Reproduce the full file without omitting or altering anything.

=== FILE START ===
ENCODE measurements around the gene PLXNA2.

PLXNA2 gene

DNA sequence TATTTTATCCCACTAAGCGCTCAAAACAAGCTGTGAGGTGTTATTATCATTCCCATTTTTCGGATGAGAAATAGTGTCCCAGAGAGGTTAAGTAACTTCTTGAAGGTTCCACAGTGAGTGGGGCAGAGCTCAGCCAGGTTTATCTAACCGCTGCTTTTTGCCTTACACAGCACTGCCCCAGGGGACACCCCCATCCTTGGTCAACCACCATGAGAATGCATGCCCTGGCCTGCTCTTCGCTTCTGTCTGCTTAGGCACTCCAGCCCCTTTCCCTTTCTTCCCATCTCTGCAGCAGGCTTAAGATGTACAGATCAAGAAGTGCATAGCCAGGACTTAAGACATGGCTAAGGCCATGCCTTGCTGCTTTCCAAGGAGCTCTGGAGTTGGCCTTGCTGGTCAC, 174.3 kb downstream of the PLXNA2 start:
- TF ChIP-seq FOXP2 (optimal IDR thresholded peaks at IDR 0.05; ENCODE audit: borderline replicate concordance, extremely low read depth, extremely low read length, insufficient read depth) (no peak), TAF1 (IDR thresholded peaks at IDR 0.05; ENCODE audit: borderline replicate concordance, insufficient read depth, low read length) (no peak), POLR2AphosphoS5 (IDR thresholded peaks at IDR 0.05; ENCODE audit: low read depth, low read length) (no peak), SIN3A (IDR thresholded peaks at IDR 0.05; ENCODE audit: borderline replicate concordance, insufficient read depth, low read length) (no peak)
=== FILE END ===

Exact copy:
ENCODE measurements around the gene PLXNA2.

PLXNA2 gene

DNA sequence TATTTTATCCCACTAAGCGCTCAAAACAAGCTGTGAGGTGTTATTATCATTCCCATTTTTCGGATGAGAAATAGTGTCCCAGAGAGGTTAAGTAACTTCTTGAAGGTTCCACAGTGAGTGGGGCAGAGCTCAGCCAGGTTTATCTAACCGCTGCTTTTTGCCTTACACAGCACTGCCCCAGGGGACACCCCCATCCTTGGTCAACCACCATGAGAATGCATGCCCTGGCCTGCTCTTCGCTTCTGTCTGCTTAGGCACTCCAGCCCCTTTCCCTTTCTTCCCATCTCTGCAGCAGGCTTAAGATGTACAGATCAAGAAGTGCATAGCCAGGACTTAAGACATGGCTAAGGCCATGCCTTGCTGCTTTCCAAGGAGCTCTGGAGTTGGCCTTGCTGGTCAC, 174.3 kb downstream of the PLXNA2 start:
- TF ChIP-seq FOXP2 (optimal IDR thresholded peaks at IDR 0.05; ENCODE audit: borderline replicate concordance, extremely low read depth, extremely low read length, insufficient read depth) (no peak), TAF1 (IDR thresholded peaks at IDR 0.05; ENCODE audit: borderline replicate concordance, insufficient read depth, low read length) (no peak), POLR2AphosphoS5 (IDR thresholded peaks at IDR 0.05; ENCODE audit: low read depth, low read length) (no peak), SIN3A (IDR thresholded peaks at IDR 0.05; ENCODE audit: borderline replicate concordance, insufficient read depth, low read length) (no peak)